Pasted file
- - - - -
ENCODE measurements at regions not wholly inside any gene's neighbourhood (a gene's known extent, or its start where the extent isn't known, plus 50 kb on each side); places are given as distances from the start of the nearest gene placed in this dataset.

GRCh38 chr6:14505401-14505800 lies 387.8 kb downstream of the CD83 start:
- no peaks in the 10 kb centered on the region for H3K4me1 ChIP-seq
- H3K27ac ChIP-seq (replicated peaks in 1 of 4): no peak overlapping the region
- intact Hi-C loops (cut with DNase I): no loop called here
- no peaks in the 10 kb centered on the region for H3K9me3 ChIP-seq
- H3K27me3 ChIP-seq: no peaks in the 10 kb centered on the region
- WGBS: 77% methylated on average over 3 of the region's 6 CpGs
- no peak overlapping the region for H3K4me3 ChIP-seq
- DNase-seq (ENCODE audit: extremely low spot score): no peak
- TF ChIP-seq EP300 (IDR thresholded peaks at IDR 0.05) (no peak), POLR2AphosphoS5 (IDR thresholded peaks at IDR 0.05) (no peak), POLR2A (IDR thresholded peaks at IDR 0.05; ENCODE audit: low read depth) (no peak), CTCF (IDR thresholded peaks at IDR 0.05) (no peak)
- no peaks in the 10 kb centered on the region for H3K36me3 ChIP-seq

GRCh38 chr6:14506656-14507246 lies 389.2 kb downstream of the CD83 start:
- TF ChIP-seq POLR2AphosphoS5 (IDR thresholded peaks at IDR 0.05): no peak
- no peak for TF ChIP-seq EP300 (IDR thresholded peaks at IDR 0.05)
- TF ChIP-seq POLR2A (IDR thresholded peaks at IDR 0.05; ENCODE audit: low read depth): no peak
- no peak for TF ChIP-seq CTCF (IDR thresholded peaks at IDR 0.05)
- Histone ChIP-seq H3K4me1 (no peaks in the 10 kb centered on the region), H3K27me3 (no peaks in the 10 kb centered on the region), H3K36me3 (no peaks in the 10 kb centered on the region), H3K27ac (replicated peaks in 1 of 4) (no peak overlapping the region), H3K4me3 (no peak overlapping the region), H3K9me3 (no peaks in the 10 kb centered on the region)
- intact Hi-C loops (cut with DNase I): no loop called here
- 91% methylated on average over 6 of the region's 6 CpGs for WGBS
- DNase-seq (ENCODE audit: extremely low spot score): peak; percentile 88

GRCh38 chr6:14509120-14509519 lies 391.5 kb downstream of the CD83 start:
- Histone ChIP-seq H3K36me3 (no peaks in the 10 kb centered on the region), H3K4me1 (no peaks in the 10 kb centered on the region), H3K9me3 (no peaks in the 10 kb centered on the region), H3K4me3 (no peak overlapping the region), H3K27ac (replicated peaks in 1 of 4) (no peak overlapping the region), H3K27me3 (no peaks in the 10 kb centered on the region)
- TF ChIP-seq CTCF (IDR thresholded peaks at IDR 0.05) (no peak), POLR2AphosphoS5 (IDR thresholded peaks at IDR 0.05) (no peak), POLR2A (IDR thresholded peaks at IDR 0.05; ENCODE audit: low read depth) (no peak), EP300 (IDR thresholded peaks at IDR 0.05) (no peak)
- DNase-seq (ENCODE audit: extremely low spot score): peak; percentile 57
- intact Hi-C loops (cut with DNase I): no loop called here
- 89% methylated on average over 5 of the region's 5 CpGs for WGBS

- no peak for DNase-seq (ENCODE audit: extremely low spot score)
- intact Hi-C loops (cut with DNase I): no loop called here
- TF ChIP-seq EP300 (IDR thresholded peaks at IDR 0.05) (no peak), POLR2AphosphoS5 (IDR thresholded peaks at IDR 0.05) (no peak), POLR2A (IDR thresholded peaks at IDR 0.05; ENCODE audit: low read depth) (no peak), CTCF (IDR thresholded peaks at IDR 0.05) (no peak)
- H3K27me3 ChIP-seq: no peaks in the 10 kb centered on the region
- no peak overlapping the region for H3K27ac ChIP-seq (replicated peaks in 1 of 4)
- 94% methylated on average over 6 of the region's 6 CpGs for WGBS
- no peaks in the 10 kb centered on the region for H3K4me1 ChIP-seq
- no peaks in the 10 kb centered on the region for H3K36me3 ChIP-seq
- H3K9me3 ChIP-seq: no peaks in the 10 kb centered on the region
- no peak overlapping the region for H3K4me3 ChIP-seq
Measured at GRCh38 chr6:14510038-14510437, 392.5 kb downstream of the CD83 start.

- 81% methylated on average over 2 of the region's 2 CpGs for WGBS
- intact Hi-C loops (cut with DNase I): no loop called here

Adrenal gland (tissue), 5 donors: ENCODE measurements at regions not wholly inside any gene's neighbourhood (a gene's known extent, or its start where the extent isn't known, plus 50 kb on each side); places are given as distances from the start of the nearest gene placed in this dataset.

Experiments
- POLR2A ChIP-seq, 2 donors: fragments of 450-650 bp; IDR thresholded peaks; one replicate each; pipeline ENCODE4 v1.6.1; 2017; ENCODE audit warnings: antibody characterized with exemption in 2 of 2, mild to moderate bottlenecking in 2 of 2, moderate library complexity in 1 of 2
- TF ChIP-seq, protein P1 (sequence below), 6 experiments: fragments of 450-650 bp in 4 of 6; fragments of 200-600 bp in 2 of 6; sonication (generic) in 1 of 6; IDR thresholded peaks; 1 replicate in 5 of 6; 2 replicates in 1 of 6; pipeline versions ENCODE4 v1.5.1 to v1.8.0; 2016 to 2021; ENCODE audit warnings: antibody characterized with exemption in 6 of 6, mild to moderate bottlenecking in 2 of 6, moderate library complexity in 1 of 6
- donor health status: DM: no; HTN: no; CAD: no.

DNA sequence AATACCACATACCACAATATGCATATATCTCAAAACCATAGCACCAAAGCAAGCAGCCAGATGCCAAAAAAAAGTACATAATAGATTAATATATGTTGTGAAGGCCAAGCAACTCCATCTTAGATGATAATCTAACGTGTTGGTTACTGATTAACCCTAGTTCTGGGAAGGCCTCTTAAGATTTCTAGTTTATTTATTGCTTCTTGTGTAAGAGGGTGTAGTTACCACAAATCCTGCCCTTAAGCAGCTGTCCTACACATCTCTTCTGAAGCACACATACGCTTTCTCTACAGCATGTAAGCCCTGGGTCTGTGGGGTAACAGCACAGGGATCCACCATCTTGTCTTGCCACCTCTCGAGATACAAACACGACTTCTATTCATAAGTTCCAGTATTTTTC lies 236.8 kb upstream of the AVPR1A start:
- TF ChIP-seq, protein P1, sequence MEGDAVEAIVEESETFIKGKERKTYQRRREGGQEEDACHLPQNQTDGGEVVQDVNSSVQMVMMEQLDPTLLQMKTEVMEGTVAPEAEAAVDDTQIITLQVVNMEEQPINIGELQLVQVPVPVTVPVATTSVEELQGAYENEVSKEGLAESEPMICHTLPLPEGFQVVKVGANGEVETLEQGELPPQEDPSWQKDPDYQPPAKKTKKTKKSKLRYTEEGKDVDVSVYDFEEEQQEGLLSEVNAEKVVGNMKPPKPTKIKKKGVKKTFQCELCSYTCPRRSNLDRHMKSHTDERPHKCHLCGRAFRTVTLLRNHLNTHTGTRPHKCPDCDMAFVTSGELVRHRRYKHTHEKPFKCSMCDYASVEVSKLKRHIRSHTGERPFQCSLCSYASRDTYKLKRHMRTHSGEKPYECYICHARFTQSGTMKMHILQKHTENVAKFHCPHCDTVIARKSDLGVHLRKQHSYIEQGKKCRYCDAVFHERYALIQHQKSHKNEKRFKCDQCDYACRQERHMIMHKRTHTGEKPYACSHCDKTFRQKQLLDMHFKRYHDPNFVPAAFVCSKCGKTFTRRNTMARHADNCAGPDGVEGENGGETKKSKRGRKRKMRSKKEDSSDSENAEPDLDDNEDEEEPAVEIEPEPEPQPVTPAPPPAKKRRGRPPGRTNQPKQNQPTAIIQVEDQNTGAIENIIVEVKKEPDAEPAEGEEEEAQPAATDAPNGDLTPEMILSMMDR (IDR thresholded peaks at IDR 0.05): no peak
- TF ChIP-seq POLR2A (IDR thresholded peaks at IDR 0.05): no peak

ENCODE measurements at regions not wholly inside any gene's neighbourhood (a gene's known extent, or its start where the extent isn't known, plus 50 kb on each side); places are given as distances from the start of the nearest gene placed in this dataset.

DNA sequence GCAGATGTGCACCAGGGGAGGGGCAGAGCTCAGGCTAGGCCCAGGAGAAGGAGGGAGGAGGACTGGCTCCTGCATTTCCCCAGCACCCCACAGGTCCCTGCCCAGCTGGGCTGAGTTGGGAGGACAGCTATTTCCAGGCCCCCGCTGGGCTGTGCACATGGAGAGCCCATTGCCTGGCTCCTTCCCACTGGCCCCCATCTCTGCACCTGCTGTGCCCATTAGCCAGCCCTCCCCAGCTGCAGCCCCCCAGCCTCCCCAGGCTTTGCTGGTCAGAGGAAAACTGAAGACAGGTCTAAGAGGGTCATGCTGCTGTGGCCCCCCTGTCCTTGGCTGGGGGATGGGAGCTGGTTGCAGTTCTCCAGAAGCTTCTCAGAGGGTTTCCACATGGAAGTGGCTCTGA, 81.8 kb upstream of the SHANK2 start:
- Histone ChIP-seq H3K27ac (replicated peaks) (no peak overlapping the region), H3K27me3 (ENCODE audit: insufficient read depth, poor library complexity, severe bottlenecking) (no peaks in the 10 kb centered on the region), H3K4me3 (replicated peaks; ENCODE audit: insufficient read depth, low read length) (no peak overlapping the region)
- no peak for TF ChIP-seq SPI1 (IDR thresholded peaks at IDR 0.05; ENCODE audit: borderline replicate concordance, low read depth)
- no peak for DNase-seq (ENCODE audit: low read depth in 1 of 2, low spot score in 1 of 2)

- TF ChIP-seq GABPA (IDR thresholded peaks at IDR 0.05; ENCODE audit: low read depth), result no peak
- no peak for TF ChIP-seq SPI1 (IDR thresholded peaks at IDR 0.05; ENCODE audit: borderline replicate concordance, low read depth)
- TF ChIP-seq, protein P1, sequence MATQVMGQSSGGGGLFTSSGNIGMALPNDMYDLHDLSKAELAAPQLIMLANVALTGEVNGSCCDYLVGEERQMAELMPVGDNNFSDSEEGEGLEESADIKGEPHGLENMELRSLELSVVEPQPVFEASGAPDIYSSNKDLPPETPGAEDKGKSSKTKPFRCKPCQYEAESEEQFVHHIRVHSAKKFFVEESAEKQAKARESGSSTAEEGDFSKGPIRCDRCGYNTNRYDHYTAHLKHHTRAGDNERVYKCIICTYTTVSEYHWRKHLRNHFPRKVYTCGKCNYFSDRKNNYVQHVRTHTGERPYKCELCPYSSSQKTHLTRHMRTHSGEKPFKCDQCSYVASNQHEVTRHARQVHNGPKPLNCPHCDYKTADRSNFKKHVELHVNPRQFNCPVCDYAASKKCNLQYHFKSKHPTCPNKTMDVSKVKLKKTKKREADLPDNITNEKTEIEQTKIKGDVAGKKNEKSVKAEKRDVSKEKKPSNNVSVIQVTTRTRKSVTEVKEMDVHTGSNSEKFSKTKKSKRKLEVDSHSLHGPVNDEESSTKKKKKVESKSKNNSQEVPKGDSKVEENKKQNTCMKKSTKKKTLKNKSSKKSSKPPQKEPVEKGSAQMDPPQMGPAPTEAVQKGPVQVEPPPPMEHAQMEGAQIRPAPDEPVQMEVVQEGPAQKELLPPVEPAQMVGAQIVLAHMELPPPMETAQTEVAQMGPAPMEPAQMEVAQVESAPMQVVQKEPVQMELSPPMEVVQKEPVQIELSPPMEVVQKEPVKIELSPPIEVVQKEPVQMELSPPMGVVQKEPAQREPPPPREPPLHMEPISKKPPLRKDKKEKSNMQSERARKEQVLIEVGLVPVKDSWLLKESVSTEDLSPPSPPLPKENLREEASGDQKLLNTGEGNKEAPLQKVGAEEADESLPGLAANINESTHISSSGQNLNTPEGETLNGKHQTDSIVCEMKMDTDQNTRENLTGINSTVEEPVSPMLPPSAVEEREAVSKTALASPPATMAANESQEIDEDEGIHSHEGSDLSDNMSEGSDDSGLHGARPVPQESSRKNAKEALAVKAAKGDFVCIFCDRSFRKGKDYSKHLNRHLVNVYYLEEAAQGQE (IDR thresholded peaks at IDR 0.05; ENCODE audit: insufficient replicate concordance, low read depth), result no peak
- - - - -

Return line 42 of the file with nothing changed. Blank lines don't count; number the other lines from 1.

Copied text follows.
Experiments